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How Maui’s wildfires became so apocalyptic

A large hurricane, drought, and perhaps even invasive grasses have fueled the devastating fires in Hawaii.

A structure fire at night.
Wildfires fueled by strong winds and drought have whipped across western Maui, Hawaii, this week, razing structures and forcing evacuations.
Zeke Kalua/County of Maui via AP
Benji Jones is a senior environmental reporter at Vox, covering biodiversity loss and climate change. Before joining Vox, he was a senior energy reporter at Insider. Benji previously worked as a wildlife researcher.

Earlier this week several wildfires engulfed parts of the Hawaiian island of Maui, killing at least 96 people, burning more than 2,000 structures, and forcing people to flee into the ocean for safety.

The wildfires, now among the deadliest in US history, burned hundreds of acres in Hawaii and utterly decimated Lāhainā, the tourism heart of the island and the largest city in its west. Hospitals are overrun with burn patients, thousands of people have lost power, and as of Wednesday morning, 911 service was down in part of the island.

“We have suffered a terrible disaster,” Hawaii Gov. Josh Green said Wednesday. “Much of Lāhainā on Maui has been destroyed and hundreds of local families have been displaced.”

Wildfires were once rare in Hawaii, largely ignited by volcanic eruptions and dry lightning strikes, but human activity in recent decades has made them more common and extreme. The average area burned each year in wildfires, which tend to start in grasslands, has increased roughly 400 percent in the last century, according to the Hawaii Wildfire Management Organization, a nonprofit group.

Part of the problem is that climate change is making Hawaii drier, so it’s more likely to ignite when there’s an ignition event (most Hawaii wildfires are sparked by humans, though the source of the current blazes is unknown). The spread of highly flammable invasive grasses is also to blame. Native to the African savanna, guinea grass and fountain grass, for example, now cover a huge portion of Hawaii, and they provide fuel for wildfires, as Cynthia Wessendorf has written in Hawaii Business Magazine.

Against a backdrop of dark ground and night sky, burnt trees are just visible in shades of gray on the horizon, while in the foreground fallen trees burn brightly with yellow and orange flames.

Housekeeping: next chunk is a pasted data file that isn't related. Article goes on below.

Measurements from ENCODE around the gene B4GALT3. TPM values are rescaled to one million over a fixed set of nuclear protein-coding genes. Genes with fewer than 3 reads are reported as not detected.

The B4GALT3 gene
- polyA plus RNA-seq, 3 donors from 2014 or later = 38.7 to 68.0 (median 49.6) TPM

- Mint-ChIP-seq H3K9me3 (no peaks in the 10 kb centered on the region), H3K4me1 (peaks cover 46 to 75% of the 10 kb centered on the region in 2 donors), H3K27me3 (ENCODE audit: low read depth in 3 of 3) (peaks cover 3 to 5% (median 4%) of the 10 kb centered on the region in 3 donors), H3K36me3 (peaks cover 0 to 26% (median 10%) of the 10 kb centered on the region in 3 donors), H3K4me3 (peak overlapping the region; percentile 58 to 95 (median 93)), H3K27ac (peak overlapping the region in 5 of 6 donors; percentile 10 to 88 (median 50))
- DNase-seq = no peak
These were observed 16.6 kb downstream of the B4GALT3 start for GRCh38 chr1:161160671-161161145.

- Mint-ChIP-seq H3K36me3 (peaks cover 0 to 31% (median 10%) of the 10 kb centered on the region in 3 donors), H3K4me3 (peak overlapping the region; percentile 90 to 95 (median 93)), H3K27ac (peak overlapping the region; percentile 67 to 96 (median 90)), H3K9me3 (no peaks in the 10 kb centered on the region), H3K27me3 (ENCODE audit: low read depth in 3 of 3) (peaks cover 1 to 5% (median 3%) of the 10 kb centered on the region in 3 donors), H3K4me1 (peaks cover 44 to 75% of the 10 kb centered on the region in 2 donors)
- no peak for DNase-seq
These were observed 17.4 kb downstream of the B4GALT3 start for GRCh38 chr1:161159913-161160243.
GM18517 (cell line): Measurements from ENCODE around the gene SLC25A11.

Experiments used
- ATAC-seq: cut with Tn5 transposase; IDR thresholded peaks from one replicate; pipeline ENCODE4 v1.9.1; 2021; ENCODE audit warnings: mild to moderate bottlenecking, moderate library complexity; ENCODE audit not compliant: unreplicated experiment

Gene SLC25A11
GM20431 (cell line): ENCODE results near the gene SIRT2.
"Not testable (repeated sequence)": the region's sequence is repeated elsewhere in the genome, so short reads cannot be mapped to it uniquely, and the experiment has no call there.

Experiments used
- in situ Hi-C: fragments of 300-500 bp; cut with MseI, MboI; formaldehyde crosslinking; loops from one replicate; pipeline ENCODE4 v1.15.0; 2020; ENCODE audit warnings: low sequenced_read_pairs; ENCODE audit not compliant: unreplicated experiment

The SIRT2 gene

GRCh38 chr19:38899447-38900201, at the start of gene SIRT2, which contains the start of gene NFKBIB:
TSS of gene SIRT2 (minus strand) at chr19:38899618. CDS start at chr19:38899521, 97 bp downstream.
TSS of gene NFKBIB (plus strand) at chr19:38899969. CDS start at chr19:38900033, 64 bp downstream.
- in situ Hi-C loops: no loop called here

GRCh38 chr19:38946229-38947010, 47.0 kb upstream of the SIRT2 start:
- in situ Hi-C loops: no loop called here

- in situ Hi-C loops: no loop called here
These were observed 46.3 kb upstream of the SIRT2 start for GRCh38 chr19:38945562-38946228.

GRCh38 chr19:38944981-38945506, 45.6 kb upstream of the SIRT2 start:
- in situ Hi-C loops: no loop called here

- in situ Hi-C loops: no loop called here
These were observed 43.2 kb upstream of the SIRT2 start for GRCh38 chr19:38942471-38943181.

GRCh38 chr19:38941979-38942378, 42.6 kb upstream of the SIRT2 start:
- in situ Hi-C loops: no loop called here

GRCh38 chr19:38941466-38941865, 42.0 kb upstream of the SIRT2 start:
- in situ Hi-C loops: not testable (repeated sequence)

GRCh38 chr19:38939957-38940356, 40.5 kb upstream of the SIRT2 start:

A wildfire burns in Kihei, Hawaii, late on August 9, 2023, as thousands evacuated their homes on the island of Maui.
Ty O’Neil/AP

These factors are at play today, as is a storm hundreds of miles away. Here’s why these fires have become so intense so quickly.

Hawaii is dry right now and getting drier

The simplest reason parts of Maui are burning is that it’s hot and dry — summer is the dry season. And dry, hot weather provides the foundation for extreme wildfires by sucking moisture out of vegetation and essentially turning it into kindling. (That’s partly why the Canada wildfires have been so severe this year, too.)

Zooming out, carbon emissions from burning fossil fuels are making the planet hotter and deepening droughts around the world. Hawaii is no exception. Today, there’s less rainfall in 90 percent of the state compared to a century ago, according to the state government.

Winds from a major hurricane sweep through Maui

The wildfires burning today are also made worse by a powerful hurricane churning hundreds of miles offshore in the Pacific Ocean. Although Hurricane Dora is not expected to make landfall in Hawaii, it’s pushing strong winds that can, in turn, fuel wildfire blazes, according to the National Weather Service.

The winds not only help fire spread quickly but make it difficult for firefighters to put them out. Heavy gusts can knock down trees near roads, blocking access to certain regions, and can also ground helicopters that dump water to quell the blaze. It’s an important example of how hurricanes and wildfires — both of which are set to become more extreme under climate change — interact with each other.

A map of the island of Maui has fire icons on the western towns of Lahaina and Kihei, and in the upcountry region of its central mountains.
A map showing where wildfires are burning across Maui, as of August 10, 2023.

There is more fuel for fires to burn

The last reason has less to do with climate and more to do with ... grass.

Unlike fires on the mainland — which are large and spread in forests, burning hundreds of thousands of acres in a given year in places like California — those in Hawaii are typically small and ignite in grasslands. They tend to burn something on the order of tens of thousands of acres a year across the state.

But over the last century or so, humans introduced a variety of nonnative grasses to the state, such as guinea grass, which is often used as feed for livestock. These plants are known to outcompete native grasses, and they grow incredibly quickly after rainfall, which can produce an enormous amount of fuel for wildfires.

Today, nonnative grasslands and shrublands cover nearly one-quarter of the land area in Hawaii, according to the Hawaii Wildlife Management Organization. “Together with a warming, drying climate and year-round fire season,” the group said, the nonnative grasses “greatly increase the incidence of larger fires.”

The good news is that Hurricane Dora has moved west, causing winds on Maui to die down. And firefighters on the island have made progress in controlling the blazes, allowing officials to search for survivors and assess the damage. Yet bigger climate trends point to hotter and drier summers — which could lead to even more destructive fires in the years to come.

Update, August 14, 10:30 am ET: This story, originally published August 9, has been updated with current mortality and damage estimates.